Dubai Airshow

Gulf Well Placed for Further Hub Growth, Says Boeing

 - November 15, 2019, 8:26 AM
Dubai’s Emirates Airline was the pioneer in using its base to link almost any two points on Earth, famously offering non-stop Boeing 777 service “anywhere out of Dubai (except the Galapagos Islands).”

Almost half the new jetliners needed in the Middle East over the next 20 years will be twin-aisle designs, according to the latest Boeing Commercial Market Outlook (CMO). European network carriers have been challenged by Middle East operators that have gained significant market share by providing global one-stop service to destinations in areas such as Australia, India, and Southeast Asia, led by Gulf-based airlines exploiting the geographic accident of their location.

Dubai’s Emirates Airline was the pioneer in using its base for perhaps the world’s largest hub-and-spoke operation to link almost any two points on Earth, late vice-chairman Sir Maurice Flanagan famously offering non-stop Boeing 777 service “anywhere out of Dubai (except the Galapagos Islands).” Abu Dhabi’s Etihad Airways joined Qatar Airways in following Emirates.

“The Middle East has a centuries-old role connecting the economies and populations of Asia, Europe, and Africa,” said Boeing. “[Now], an eight-hour flight can reach 80 percent of the world’s population, and the same boundary will contain 70 percent of global economic growth for the next two decades.”

Middle East passenger traffic (revenue passenger miles/kilometer) is expected to increase at 5.1 percent per year as regional gross domestic product expands at 3.2 percent per year. To address growth, airlines will require a 3,130 new aircraft—nominally valued at $725 billion—as combined fleets grow by 4.9 percent/year from 1,550 to 4,030 units by 2038.

The aircraft represent 7 percent of the overall 44,040 units (valued at $6,810 billion) that Boeing believes necessary to support 4.6 percent/year global traffic growth during 2019-38.

Widebodies constitute 46 percent of forecast Middle East deliveries, the highest proportion of any region and only slightly smaller than the 52 percent comprising single-aisle designs. The remaining 2 percent is split between cargo and regional jet models.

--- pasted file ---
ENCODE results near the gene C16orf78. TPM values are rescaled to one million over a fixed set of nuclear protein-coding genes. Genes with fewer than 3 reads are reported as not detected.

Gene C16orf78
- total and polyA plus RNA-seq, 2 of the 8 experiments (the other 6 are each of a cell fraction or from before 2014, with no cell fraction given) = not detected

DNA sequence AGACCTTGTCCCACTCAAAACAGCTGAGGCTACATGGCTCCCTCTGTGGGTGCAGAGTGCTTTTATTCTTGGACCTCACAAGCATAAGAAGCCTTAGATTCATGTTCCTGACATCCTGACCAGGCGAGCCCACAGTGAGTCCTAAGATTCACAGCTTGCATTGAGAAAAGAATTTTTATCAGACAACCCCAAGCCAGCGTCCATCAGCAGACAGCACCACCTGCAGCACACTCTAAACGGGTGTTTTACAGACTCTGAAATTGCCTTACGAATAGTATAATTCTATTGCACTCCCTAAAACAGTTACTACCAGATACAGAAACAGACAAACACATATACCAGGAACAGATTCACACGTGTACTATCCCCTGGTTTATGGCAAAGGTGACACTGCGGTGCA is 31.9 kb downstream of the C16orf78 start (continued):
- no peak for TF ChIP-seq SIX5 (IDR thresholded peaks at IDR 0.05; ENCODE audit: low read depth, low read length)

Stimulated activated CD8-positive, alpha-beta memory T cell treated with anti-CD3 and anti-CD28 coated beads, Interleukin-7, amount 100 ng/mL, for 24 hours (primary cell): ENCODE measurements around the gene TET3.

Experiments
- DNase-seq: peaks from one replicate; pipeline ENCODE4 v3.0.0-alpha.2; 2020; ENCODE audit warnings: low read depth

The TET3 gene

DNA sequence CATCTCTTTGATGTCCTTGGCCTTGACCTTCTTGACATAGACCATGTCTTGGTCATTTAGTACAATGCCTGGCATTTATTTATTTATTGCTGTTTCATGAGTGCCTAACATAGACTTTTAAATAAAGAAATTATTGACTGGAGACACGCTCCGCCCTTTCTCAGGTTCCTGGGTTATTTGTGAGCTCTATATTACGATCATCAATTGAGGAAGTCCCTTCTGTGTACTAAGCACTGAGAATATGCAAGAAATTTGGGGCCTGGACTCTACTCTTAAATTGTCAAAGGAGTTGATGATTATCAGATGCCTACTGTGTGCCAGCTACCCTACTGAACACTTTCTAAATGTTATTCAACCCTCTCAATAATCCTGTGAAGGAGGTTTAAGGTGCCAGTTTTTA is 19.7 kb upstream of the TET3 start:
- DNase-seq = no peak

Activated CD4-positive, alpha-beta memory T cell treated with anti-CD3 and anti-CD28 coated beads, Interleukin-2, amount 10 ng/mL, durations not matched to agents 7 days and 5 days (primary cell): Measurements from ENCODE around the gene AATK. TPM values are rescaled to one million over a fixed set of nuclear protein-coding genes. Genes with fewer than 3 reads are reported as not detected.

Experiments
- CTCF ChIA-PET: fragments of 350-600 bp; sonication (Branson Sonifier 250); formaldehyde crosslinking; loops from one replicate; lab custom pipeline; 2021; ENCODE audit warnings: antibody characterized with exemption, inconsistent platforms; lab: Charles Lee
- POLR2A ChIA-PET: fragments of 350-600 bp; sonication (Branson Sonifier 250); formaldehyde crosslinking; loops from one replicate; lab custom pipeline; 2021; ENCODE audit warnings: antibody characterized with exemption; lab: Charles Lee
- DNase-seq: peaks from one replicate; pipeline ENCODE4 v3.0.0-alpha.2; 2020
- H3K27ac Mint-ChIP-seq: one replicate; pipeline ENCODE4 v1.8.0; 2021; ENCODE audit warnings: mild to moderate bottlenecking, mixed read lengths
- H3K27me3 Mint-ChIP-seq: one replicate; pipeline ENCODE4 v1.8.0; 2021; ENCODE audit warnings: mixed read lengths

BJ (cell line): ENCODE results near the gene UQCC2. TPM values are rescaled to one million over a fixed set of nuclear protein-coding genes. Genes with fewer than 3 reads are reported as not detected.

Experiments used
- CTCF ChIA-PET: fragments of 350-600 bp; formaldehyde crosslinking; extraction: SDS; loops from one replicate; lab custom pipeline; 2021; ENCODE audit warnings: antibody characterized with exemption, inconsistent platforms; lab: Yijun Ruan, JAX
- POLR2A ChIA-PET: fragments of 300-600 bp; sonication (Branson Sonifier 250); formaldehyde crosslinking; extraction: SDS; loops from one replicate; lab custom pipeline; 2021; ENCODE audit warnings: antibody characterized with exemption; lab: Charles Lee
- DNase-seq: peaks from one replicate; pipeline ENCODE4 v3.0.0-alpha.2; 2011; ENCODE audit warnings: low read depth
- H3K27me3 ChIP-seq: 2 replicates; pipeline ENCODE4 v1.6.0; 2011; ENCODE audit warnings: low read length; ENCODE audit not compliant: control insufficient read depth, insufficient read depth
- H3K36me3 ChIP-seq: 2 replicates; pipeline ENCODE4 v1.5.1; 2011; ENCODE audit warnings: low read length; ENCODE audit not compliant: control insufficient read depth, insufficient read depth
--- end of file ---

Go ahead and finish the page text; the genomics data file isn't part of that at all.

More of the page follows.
Demand for twin-aisles will be stimulated by their usefulness in two applications, said Boeing: on high-volume Asian and European routes, and ultra-long-range, one-stop services between cities such as London and Sydney.

Growth of the Gulf carriers’ “one-stop-to-anywhere super-connector business model” has involved longer-range airplanes linking destinations “as far [away] as the U.S. west coast and Australia.” The appeal of “affordable travel on long one-stop flights, enabled by Middle East airlines’ central location [when viewed on a map oriented either side of the Greenwich meridian] will help drive higher-than-average growth” on routes to Asia-Pacific (predicted to enjoy 6.2 percent/year traffic growth), according to the manufacturer.

Exposure to fast-growing Asian markets is a key advantage for Middle East airlines through well-established trade and labor ties and because of burgeoning groups of people in these countries with the financial freedom to travel, said Boeing. Growth of 3.9 percent/year in this middle-class sector is almost 2.8 times that in the overall population (1.4 percent/year), according to the CMO.

Middle East operators are “well-positioned to serve these new travelers for destinations within the Afro-Eurasian landmass.” Indeed, the greatest 2019-38 growth in Middle East inter-regional traffic is expected on routes to/from China (set to grow about 500 percent) and South Asia (240 percent). Traffic on Southeast Asian and European services is seen as expanding by 150 percent and 130 percent, respectively.

The latter three markets benefit from Middle East hubs lying close to the great-circle (shortest distance) routes connecting Europe and Southeast Asia, “implying minimal penalties for distance in connecting itineraries [and] the opportunity to build geographically balanced [connections]," according to the CMO. Middle East-China traffic is forecast to see high growth rates, reaching six times its current flow by 2038, with the U.S. manufacturer suggesting that, between China and Africa, Middle East carriers “may well be positioned to replicate earlier successes in connecting South/Southeast Asia with Europe.”

Boeing sees many opportunities within the Middle East, where intra-regional traffic will increase by about 150 percent. Deregulation in some markets has stimulated short-haul travel on low-fare airlines, with "the domestic market in Saudi Arabia potentially the next growth area.”

While tourism is well developed in some locations, “governments in the region understand [its] importance to economic diversification: when developed and encouraged [Middle East] economies have seen tourism contribute over 10 percent of GDP.”

Finally, Middle East cargo traffic does not figure greatly in Boeing commercial-market analysts' judgment. They mention only a modest 3.1 percent/year growth on routes to/from Europe (and the Middle East is not among eight other cited inter-regional traffic flows). A small 2.3 percent growth on routes within Europe is the only freight market growing more slowly, while world air-cargo traffic will expand at 4.2 percent over the coming 20 years, concludes the 2019-38 document.